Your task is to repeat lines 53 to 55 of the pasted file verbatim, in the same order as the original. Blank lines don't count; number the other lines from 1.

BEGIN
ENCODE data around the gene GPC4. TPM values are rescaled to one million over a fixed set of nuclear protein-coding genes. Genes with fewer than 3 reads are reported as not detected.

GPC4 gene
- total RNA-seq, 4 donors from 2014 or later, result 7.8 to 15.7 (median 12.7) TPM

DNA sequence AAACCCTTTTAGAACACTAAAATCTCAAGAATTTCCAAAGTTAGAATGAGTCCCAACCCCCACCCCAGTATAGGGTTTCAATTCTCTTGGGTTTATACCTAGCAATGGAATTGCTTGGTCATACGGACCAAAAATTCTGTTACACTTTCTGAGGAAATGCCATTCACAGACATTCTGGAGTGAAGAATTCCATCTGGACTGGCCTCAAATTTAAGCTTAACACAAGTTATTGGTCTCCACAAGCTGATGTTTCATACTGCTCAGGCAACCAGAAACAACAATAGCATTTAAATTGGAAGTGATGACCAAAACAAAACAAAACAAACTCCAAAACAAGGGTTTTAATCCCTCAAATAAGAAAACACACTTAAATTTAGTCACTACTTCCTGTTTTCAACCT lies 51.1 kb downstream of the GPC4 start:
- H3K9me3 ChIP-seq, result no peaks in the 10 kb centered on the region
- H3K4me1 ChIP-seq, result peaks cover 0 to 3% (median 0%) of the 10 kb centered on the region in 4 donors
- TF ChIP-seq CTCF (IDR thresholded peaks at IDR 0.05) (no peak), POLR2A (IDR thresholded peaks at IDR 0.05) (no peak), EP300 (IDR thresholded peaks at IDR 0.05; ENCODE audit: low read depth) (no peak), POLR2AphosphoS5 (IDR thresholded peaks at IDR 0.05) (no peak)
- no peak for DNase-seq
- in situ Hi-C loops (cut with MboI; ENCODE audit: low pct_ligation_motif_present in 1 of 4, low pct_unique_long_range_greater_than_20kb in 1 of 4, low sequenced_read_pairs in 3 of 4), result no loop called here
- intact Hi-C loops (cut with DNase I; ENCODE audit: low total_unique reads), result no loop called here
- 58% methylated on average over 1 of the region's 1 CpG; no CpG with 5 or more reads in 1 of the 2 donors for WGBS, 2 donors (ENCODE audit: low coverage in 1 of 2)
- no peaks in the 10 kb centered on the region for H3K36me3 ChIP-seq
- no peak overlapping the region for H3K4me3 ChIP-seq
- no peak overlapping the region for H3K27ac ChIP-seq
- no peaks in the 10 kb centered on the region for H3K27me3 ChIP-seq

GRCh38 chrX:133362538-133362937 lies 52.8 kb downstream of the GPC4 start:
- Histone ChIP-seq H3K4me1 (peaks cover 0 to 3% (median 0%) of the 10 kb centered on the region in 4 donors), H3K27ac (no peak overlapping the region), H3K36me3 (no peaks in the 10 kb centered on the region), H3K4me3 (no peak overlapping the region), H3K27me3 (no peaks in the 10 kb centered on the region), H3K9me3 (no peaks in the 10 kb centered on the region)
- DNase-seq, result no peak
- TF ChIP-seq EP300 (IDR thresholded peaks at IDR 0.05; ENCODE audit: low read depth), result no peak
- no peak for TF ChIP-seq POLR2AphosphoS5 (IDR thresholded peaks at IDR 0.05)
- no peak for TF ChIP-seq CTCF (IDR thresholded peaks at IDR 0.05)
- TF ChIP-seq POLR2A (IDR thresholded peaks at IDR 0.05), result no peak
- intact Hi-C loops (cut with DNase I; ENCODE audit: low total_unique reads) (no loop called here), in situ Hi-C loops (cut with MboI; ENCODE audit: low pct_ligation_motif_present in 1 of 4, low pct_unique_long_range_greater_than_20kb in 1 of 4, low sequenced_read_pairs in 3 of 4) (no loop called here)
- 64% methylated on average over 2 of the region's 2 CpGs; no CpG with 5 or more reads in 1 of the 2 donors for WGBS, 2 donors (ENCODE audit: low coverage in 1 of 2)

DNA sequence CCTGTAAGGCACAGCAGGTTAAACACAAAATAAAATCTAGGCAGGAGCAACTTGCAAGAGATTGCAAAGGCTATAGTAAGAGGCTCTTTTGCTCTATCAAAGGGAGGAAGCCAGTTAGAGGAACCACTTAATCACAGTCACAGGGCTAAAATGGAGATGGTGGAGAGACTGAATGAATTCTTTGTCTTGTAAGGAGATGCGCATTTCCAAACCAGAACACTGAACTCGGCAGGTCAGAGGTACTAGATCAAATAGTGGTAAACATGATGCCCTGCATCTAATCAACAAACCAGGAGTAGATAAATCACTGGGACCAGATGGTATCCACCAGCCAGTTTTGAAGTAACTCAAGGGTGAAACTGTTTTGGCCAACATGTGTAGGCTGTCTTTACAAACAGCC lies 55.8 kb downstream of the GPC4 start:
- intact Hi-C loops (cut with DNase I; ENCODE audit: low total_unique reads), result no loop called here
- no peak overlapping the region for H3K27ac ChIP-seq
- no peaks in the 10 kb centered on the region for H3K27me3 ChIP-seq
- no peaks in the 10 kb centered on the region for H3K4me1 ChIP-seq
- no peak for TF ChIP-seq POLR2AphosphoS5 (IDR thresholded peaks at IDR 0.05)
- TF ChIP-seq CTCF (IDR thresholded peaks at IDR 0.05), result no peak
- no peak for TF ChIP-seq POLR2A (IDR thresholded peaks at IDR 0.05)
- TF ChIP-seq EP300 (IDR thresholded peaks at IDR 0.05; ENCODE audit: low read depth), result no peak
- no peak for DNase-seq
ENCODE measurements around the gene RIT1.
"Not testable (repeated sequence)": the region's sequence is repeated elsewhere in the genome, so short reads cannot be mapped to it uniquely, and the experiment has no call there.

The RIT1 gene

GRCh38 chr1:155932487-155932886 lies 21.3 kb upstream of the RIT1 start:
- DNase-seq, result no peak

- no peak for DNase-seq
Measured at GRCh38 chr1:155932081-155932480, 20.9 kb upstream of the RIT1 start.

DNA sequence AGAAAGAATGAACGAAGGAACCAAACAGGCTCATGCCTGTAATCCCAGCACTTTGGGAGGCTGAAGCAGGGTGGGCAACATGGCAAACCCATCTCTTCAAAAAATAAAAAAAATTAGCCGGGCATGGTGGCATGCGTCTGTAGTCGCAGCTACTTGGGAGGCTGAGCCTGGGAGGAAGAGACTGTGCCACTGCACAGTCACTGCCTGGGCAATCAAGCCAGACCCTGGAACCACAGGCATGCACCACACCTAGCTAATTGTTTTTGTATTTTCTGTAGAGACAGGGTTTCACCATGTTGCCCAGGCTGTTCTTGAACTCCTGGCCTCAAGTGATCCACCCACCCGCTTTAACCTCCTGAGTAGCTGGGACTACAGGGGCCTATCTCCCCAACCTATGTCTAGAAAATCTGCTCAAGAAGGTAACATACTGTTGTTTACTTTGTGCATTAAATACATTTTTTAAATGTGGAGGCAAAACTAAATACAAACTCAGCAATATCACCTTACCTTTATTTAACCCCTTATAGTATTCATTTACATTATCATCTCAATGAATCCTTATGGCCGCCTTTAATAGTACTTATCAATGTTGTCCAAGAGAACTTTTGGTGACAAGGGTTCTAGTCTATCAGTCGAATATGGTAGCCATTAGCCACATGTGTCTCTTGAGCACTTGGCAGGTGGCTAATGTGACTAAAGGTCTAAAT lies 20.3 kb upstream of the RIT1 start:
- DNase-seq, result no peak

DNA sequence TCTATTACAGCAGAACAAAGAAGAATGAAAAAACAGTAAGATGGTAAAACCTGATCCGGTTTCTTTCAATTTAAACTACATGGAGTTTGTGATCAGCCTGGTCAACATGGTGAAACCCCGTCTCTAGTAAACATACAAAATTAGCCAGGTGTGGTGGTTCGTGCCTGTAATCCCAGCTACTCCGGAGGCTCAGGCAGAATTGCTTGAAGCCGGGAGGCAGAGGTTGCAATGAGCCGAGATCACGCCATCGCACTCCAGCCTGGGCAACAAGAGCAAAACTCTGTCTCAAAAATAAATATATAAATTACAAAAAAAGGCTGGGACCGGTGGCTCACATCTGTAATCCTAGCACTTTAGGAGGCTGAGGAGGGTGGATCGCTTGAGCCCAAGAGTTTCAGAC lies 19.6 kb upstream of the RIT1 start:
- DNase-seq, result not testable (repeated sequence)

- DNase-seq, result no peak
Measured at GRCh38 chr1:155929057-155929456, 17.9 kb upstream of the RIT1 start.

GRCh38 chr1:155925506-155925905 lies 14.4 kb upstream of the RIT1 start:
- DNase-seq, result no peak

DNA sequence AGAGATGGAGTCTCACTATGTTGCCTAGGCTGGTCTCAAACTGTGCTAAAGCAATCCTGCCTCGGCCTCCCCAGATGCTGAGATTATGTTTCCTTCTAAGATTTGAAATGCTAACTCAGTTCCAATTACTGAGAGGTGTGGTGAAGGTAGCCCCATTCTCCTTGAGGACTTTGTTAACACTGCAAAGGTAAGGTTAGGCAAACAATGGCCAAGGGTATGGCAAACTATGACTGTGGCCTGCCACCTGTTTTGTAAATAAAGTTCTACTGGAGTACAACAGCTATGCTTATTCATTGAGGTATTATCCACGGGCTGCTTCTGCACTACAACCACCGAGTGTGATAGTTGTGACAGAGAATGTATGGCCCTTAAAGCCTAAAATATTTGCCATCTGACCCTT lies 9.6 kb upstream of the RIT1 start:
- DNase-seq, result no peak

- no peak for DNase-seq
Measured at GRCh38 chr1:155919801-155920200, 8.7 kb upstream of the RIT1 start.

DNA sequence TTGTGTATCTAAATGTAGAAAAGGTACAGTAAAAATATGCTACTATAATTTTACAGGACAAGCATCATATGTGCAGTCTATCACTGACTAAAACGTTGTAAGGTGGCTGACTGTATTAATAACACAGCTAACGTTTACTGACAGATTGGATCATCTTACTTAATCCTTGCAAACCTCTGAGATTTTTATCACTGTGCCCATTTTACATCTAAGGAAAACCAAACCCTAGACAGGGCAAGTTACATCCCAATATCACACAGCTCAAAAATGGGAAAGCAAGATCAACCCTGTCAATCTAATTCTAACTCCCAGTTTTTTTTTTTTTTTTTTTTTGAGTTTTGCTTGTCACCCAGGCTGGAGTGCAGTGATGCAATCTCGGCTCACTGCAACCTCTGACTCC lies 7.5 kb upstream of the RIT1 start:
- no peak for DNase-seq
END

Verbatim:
Measured at GRCh38 chr1:155919801-155920200, 8.7 kb upstream of the RIT1 start.

DNA sequence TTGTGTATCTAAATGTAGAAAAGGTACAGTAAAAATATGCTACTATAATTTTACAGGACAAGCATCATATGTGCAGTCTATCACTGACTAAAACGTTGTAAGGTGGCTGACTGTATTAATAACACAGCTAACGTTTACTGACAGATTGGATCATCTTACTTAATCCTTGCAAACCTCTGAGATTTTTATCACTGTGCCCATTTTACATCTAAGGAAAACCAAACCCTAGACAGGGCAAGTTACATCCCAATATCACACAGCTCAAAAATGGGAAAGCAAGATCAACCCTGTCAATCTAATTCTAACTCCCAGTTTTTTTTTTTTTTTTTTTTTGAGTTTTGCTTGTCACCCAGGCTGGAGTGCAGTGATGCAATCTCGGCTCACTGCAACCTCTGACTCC lies 7.5 kb upstream of the RIT1 start:
- no peak for DNase-seq